[Ambulatory CT-assisted thoracic sympathetic block as an additional approach to treatment of complex regional pain syndromes after sport injuries]

R Andresen, S Radmer, J Nickel, G Fischer, W Brinckmann
Sportverletzung Sportschaden: Organ der Gesellschaft Für Orthopädisch-Traumatologische Sportmedizin 2009, 23 (1): 35-40

AIM: Also after bagatelle trauma, some patients can develop a complex regional pain syndrome (CRPS). The limb concerned usually shows a marked temperature difference to the contralateral side. Apart from a doughy swelling, the patient is impaired in particular by burning pain and a restricted range of motion. The objective of the present study was to examine the influence of early thoracic sympathetic nerve blockade on the basis of clinical and quantified blood flow parameters.

METHODS: In 7 young patients (average age 17.7 [15 - 21] years) with a clinically developing type 1 CRPS after sport injuries (mountain bike, bike, skateboard, hockey and go-kart accidents), occult injury and ligament lesions were ruled out using conventional imaging and MRI. In addition to pain-adapted physiotherapy and pharmacotherapy with analgesics and calcitonin, sympathetic nerve blockade was performed three times at two-day intervals. The CT-assisted puncture was performed in the prone position at the level of the intervertebral space of the 2nd/3 rd thoracic vertebral bodies. In the correct paravertebral position, a 10-cm long, 22 G Seibel-Grönemeier needle was used for the successive injection of 6 - 10 ml Carbostesin 0.5 %. By adding a small amount of contrast medium, it was possible to visualise clearly the distribution of the sympathicolytic agent in the control scan in each case. Before and after the intervention, colour-coded duplex sonography (CCDS) of the affected limb arteries was performed on all patients.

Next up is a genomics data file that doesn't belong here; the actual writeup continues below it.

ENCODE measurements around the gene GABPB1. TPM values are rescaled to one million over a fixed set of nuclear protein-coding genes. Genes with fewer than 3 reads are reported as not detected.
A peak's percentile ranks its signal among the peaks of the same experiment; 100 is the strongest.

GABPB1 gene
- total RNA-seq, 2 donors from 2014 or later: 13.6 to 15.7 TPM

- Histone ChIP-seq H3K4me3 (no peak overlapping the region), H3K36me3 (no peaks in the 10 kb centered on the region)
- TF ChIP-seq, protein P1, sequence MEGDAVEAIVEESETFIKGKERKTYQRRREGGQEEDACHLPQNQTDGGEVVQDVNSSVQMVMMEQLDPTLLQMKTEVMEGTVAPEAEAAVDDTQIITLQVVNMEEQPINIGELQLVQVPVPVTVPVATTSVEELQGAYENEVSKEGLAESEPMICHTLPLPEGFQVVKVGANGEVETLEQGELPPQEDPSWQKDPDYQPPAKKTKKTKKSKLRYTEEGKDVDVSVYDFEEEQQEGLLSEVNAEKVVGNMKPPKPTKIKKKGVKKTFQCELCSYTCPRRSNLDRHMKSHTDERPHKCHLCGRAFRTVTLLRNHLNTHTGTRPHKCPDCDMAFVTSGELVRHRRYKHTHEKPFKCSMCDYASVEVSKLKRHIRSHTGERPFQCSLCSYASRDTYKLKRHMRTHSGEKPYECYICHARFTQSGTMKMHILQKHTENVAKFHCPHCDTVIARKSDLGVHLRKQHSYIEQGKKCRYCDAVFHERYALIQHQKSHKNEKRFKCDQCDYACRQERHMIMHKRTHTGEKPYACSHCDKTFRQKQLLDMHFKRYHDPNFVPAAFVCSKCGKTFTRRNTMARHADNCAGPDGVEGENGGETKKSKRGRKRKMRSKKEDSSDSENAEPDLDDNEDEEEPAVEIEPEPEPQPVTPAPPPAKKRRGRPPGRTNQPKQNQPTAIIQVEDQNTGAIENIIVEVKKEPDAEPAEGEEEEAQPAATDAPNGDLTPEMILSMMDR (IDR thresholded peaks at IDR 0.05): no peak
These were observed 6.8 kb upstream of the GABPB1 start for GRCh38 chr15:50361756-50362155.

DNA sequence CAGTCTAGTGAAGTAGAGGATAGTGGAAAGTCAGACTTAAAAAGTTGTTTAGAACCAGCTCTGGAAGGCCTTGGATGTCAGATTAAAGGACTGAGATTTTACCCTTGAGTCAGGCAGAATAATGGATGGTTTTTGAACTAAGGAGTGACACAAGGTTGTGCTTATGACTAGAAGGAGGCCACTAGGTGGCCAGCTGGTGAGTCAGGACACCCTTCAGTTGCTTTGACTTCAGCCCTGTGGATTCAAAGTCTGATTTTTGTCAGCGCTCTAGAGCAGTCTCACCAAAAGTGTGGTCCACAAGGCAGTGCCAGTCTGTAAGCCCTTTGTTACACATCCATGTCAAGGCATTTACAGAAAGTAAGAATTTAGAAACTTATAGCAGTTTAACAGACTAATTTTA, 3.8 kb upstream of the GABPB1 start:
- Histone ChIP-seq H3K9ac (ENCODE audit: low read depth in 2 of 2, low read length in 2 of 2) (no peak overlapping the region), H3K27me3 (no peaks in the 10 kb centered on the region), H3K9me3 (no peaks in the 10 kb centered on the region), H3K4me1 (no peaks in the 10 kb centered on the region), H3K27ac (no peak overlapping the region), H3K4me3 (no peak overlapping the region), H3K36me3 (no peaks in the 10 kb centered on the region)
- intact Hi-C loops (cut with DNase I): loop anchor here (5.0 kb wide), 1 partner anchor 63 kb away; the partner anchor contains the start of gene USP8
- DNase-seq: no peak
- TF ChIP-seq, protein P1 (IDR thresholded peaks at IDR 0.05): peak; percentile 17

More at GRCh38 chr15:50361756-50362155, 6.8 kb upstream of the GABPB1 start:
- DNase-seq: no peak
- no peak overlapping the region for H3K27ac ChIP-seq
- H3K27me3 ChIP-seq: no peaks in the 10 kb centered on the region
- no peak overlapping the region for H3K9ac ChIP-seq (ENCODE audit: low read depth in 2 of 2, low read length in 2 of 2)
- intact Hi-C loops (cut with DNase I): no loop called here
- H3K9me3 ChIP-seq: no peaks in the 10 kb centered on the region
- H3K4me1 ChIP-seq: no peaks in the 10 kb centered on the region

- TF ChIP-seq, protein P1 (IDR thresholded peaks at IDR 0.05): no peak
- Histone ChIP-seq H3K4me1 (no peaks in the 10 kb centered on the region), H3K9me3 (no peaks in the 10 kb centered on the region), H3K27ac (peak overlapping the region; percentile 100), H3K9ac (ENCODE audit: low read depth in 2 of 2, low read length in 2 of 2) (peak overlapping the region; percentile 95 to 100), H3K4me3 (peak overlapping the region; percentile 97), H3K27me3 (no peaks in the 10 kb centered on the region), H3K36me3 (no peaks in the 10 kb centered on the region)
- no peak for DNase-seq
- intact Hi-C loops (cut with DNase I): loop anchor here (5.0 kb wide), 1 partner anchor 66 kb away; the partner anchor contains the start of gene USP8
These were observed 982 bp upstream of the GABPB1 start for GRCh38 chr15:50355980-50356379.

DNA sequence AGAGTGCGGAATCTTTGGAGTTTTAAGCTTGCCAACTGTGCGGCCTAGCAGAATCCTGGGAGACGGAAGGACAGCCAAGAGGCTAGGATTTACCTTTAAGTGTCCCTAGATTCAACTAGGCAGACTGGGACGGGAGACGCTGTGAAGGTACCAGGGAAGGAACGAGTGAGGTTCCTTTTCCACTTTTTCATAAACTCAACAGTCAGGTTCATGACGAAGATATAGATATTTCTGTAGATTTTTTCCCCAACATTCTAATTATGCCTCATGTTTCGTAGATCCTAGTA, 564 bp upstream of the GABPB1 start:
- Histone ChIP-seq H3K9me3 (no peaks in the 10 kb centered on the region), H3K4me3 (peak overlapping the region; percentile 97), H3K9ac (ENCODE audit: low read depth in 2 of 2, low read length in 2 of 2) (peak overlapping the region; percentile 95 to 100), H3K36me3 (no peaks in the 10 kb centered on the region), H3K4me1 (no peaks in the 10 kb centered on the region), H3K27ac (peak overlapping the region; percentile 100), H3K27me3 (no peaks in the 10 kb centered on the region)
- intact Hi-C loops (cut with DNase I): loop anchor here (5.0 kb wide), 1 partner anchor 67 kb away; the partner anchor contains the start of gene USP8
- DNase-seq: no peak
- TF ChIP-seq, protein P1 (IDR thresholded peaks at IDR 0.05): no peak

RESULTS: The injection needle was correctly placed in all patients, without complications. The medication mixture was observed to have distributed properly. After the intervention, all patients reported the immediate onset of marked pain relief, whereby they recovered fully over the further course. The increase in peripheral blood flow was shown by a significant improvement in flow in the CCDS.

CONCLUSION: Outpatient CT-assisted temporary sympathetic nerve blockade is an effective and low-complication therapeutic option for the supportive treatment of patients with CRPS.

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